deep water rescue

deep water, deep water rescue, independence, life, lifeguard, self-reliance, summer, summer jobs, swim, swimming

Deep end

The summer after I graduated from high school was the last summer I worked as a life guard at the public pool in my hometown.  There were 4 of us that wouldn't be back the next summer.  We had all learned to swim, taught lessons, and pulled more than one child out of the water together every summer since kindergarten. 

The four of us were the only ones on the crew (except the head and senior guard) that were deep water rescue certified. And to be clear, we're not talking only about jumping and pulling some tired thrashing swimmer to the side of the pool. This is the spinal injury, strapped-to-a-backboard-and-pull-them-to-the-side-all-while treading-water rescue. Not that we ever had to do it, but we knew how and would be able to if it was needed.

Since we were all leaving, there were two new guards that needed to be certified. It turned out I would be the victim to be rescued. I was fine with the decision and I agreed to it under the condition that K would be there on the side watching in case something went wrong. To which he immedetely agreed.

What could go wrong you ask? Think about being strapped to an aluminum backboard in 8 feet of water. Strapped in around your forehead, crossed over your chest, around your waist, and 2 more crossed over your legs. If those squirrly new guards get tired and drop the board, you sink to the bottom of the pool like… well like you're strapped to a 6 foot long metal board.

On the scheduled day I did my victim dance and floated in the deep end like a spinal injury victim.  All while K kept close watch.  Everything was progressing fine, I had been turned right side up (and could breathe again), head stablized, 6 straps strapped and buckled securly. Until I noticed J getting tired and then I got nervous.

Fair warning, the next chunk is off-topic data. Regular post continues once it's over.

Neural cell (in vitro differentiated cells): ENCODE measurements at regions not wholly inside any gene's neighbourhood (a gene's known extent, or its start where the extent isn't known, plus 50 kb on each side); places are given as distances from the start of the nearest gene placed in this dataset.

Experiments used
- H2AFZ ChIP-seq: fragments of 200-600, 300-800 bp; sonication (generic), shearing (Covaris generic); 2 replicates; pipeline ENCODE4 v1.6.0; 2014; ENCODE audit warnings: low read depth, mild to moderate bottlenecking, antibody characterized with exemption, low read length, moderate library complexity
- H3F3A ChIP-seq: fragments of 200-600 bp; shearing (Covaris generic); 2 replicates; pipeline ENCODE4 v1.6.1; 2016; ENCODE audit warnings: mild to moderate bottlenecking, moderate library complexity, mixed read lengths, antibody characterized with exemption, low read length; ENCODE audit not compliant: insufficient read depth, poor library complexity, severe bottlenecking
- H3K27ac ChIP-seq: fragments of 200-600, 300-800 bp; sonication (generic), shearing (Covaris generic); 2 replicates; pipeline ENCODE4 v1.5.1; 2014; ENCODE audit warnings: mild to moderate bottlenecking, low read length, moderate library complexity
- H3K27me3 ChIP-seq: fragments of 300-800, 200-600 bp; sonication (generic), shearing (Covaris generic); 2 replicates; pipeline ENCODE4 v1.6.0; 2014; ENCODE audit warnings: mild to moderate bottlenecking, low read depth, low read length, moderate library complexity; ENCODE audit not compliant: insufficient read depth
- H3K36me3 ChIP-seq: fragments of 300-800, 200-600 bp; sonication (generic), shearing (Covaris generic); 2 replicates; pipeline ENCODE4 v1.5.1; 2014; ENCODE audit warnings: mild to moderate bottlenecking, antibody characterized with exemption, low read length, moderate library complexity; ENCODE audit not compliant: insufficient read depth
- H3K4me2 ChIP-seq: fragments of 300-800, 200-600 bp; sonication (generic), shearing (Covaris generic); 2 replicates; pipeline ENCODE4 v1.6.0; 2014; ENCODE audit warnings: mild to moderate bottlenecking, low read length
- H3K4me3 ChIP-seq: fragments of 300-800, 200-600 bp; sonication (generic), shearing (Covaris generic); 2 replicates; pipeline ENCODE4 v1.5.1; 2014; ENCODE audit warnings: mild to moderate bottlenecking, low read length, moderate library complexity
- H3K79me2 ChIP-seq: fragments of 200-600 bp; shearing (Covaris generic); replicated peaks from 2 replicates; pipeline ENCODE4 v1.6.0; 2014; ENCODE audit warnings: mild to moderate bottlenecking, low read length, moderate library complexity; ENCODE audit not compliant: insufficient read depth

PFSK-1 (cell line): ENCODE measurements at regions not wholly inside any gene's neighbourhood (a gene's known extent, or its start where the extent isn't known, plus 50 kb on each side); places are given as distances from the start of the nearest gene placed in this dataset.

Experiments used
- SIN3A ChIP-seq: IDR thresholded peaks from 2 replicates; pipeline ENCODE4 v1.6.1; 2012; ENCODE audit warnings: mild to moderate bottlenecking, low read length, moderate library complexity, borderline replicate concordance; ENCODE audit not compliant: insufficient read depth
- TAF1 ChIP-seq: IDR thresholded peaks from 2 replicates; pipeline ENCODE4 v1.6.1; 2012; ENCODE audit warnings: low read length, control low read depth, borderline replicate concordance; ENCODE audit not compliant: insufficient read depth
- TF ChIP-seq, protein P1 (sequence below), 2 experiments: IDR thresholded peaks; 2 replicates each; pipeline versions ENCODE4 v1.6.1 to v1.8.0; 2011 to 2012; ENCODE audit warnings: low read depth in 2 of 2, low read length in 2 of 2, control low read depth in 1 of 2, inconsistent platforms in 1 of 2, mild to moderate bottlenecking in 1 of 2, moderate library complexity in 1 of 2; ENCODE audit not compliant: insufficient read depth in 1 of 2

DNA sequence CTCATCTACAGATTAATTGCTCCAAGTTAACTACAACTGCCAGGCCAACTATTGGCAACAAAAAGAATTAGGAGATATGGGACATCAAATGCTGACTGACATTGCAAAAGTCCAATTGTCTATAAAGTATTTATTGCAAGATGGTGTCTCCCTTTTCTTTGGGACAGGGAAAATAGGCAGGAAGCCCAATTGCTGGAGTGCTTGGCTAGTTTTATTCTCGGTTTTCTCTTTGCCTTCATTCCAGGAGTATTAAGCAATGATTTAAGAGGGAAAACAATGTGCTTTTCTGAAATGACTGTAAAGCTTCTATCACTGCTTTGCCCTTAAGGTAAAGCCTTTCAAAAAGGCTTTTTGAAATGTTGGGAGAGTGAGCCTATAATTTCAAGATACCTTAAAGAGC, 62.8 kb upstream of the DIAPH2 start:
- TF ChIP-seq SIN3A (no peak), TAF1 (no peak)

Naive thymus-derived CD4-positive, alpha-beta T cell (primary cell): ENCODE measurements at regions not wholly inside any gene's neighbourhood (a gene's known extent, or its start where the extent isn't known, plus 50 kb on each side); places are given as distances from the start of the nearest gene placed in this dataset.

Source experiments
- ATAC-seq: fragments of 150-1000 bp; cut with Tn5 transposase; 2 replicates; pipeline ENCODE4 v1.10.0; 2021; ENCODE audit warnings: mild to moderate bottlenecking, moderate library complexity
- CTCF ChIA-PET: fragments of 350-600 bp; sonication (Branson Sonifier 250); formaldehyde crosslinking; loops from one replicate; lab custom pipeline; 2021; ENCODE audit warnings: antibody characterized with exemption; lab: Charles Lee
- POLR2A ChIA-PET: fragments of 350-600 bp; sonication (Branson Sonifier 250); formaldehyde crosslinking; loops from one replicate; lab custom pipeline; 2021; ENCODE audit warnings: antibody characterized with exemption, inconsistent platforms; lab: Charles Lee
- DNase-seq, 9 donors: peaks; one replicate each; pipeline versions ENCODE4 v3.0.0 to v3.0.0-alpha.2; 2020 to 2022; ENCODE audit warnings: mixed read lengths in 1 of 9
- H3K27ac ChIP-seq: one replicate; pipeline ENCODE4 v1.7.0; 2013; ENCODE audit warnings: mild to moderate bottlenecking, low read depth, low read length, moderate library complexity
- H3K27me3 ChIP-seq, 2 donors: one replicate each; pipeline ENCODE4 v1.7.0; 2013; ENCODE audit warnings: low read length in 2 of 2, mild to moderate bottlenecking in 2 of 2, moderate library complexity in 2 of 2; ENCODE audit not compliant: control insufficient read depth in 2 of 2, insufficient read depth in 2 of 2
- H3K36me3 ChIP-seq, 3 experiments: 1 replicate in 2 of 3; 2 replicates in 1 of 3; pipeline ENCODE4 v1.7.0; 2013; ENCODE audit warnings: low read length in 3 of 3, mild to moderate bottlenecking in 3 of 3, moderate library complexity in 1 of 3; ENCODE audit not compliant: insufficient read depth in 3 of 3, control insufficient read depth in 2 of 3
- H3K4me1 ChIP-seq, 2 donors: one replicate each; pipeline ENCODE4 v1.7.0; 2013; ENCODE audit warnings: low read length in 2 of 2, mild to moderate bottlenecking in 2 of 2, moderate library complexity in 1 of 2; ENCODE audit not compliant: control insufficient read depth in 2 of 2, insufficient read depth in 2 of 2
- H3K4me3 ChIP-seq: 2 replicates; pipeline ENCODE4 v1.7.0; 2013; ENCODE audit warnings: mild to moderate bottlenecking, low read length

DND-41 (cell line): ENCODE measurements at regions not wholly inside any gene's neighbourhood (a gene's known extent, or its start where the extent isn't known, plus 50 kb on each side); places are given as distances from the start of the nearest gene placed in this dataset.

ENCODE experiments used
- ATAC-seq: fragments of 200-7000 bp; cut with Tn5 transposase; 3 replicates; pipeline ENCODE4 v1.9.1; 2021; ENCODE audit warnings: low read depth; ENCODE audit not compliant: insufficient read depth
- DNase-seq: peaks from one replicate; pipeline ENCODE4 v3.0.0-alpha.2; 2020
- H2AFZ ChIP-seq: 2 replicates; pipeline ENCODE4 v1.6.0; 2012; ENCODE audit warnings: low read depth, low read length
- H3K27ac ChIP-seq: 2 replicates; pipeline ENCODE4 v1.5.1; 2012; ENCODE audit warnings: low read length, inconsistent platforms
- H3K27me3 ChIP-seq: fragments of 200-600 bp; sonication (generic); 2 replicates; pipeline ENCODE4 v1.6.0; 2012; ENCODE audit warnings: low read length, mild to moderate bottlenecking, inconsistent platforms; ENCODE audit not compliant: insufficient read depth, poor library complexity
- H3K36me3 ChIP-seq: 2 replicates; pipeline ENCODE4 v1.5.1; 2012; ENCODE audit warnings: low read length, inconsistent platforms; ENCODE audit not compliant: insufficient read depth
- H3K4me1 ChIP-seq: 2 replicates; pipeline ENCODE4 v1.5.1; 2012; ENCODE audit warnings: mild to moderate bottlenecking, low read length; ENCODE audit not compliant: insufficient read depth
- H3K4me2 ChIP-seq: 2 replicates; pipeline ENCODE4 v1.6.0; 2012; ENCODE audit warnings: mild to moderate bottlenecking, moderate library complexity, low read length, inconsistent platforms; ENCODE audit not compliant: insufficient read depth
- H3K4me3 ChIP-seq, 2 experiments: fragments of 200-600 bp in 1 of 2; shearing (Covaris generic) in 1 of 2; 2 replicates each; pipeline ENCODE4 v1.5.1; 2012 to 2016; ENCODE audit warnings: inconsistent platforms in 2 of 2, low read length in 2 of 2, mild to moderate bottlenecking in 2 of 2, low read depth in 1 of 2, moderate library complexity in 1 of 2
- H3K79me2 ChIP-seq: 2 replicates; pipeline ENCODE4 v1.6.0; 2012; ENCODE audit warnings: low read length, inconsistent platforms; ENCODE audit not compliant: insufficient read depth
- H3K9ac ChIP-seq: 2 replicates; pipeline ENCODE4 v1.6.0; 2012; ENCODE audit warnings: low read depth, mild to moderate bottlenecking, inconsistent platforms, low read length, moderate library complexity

I don't remember how, or who, but I do know that before I realized exactly what happened I was in the fast lane to the bottom of the pool. I remember hearing the clink of the board when it reached the bottom, then undoing the buckles around my chest and waist, and seeing K there making sure my legs were free and following me to the surface.

I also remember him being suprised that I had freed myself so quickly.

The tough part was that since the first attempt had failed, they needed to repeat the rescue to complete their certification. They gave me the option of waiting until the next day to do it but I knew I would fare better if they completed it that day. So with K sitting on the side of the pool watching carefully, I jumped back into the deep water to play the victim. I was completely freaked out the whole time. 

I've been thinking about that deep water rescue over the past few weeks. How many times over the years, or months, have I felt stuck in the deep water?  How many times have I had to tread water only to make it out burned and exhausted and vowing never to get in the deep water again?

My jaded self says that if I don't look out for me, no one else will. But I only believe this is partly true. I know that there are people who would do anything to help me if I needed them to.  They would be there to rescue me.  And there have been plenty of moments that I wanted someone to rescue me.  To save me from the stress/disappointment/frustration I was feeling. But it's always been during those times that I'm reminded, even though there are people there to help, I'm the only one who can truely save me from the deep water.

And many times, it's only the reasurrance that someone is nearby that keeps me brave enough to continue getting into the deep water.

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